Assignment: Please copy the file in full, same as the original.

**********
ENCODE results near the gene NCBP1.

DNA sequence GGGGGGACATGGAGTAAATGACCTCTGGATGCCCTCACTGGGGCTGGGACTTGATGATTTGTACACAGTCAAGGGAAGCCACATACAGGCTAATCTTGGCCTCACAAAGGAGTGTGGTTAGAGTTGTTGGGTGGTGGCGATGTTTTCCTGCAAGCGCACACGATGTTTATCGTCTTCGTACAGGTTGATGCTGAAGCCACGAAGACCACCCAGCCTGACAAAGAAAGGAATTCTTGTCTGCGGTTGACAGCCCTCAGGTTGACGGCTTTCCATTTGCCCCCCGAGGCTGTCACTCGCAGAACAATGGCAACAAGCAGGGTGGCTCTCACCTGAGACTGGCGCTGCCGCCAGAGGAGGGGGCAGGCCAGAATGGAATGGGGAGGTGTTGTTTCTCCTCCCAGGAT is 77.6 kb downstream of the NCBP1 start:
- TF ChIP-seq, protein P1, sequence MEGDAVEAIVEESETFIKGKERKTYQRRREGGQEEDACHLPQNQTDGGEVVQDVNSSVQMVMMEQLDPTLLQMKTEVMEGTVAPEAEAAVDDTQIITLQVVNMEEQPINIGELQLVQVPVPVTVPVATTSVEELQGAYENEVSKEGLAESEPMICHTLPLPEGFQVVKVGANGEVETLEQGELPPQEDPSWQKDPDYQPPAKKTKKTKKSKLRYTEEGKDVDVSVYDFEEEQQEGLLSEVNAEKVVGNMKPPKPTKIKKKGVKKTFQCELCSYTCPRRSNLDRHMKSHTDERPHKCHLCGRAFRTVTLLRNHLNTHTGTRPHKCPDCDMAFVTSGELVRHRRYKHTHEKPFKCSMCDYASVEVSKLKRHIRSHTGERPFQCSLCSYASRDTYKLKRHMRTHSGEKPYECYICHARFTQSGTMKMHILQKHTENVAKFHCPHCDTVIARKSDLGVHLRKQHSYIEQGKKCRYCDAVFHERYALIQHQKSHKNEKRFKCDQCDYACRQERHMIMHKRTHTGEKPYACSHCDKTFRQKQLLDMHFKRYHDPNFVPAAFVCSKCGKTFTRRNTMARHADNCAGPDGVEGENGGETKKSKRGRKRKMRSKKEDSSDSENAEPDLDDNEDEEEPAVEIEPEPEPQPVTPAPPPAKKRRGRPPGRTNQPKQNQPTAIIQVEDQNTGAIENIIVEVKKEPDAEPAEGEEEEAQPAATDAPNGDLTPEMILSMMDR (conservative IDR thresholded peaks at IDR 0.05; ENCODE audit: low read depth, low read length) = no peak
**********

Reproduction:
ENCODE results near the gene NCBP1.

DNA sequence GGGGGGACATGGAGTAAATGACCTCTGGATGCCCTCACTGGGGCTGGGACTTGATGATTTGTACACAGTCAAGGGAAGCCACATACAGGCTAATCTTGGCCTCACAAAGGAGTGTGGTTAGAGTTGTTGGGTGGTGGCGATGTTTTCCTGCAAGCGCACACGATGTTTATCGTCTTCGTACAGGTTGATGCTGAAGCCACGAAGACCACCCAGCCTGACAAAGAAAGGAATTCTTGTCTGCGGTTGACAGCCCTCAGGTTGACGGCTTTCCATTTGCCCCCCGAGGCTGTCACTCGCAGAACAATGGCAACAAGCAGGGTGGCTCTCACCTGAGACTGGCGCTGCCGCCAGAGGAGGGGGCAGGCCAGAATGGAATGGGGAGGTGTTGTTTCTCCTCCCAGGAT is 77.6 kb downstream of the NCBP1 start:
- TF ChIP-seq, protein P1, sequence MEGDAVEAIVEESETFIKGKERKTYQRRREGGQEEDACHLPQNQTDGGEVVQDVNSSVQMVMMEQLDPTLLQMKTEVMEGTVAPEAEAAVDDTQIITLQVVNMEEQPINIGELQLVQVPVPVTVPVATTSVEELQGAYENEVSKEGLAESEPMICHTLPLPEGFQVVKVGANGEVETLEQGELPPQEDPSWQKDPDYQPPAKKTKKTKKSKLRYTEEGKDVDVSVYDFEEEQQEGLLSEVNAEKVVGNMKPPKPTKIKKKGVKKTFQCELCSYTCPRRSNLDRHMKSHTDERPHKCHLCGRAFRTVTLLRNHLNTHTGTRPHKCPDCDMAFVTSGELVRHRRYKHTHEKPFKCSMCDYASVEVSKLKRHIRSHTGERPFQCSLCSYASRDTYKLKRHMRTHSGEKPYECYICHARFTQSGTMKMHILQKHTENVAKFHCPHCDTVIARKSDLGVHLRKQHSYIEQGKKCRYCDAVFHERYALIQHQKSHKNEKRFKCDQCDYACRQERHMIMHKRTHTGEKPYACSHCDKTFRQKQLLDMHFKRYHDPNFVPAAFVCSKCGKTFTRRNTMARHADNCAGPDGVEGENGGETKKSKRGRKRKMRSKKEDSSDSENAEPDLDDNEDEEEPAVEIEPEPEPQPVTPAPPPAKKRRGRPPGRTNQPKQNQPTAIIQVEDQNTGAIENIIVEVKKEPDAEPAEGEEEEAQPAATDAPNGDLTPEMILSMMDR (conservative IDR thresholded peaks at IDR 0.05; ENCODE audit: low read depth, low read length) = no peak